The guidelines were developed by the major banks and credit unions, although observers say that consumers routinely using smartphones to tap and pay for items like sandwiches, bread, milk and gas is still a few years off.
"We are not throwing our wallets away in the next 36 months," said telecom analyst Duncan Stewart of Deloitte Canada.
"But you have to line up all of the ducks now," Stewart said from Toronto.
The Canadian Bankers Association said the voluntary guidelines are designed to work with the same security standards used by chip-enabled credit and debit cards and existing wireless point-of-sale terminals at retailers.
"This benefits merchants and consumers by building on an existing system, and leveraging the same high security standards used by today’s chip-enabled credit and debit cards," the association said in a statement.
Deloitte's Stewart said only about 10 per cent of new smartphones have the ability to make mobile payments and three to four per cent of North American merchants have terminals that are able to read the financial information on the enabled phones.
Telecom analyst Iain Grant of the SeaBoard Group says smartphones first need to be equipped with what's called Near Field Communication, a technology that allows consumers to tap or swipe their phones against terminals to pay for goods.
Grant said that in five years all smartphones are expected to be equipped with this chip technology.
"The only question is how do you manage the transition until (then)," said Grant, SeaBoard's managing director.
Grant said he isn't convinced that merchants will be enthusiastic about mobile payments if it costs them more money.
"If there's no compelling need to invest any additional money then you will have your brand new spanking phone with its new capability and nowhere to use it."
Visa Canada said merchants who use its Visa payWave contactless payment service won't pay additional fees for mobile payments.
"We think it's a fantastic step forward to have these common standards within a specific geography and it's really going to help," said Derek Colfer, business leader of global mobile product innovation at Visa Canada.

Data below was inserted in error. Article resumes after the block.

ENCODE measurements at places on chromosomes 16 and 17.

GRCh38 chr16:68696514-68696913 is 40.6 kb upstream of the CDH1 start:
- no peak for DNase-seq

It will accelerate smartphone use, Colfer said, adding that over time making mobile payments on enabled smartphones will become as common as using the devices to take pictures.
About 45 per cent of Canada's wireless subscribers use smartphones and that's expected to go up to 56 per cent by the end of this year, the Convergence Consulting Group has said.
Colfer said mobile payments will be for "everyday" items.
"We're not going to be tomorrow, or any year from now, using a mobile device to buy a car," Colfer said from Toronto. "They're for price points under $50 for most merchants and at gas stations, it's for $100 or more."
EnStream, a joint venture between Rogers (TSX:RCI.B), Bell (TSX:BCE) and Telus (TSX:T) to further the use of mobile transactions, expects Canadians to start tapping and paying for purchases in 2013.
"As the handsets grow and the traffic grows, we'll deploy the infrastructure," said Almis Ledas, Enstream's chief operating officer.
"The (contactless) readers will get out there, the apps will get out there and it will spread."
Ledas said Rogers and Bell have already done trials testing Near Field Communication technology on smartphones.
Last fall BMO announced its PayPass Mobile Tag for its MasterCard users, which allows them to make purchases that are $50 and under by placing a Near Field Communication enabled sticker on the back of their smartphone.Suggest a correction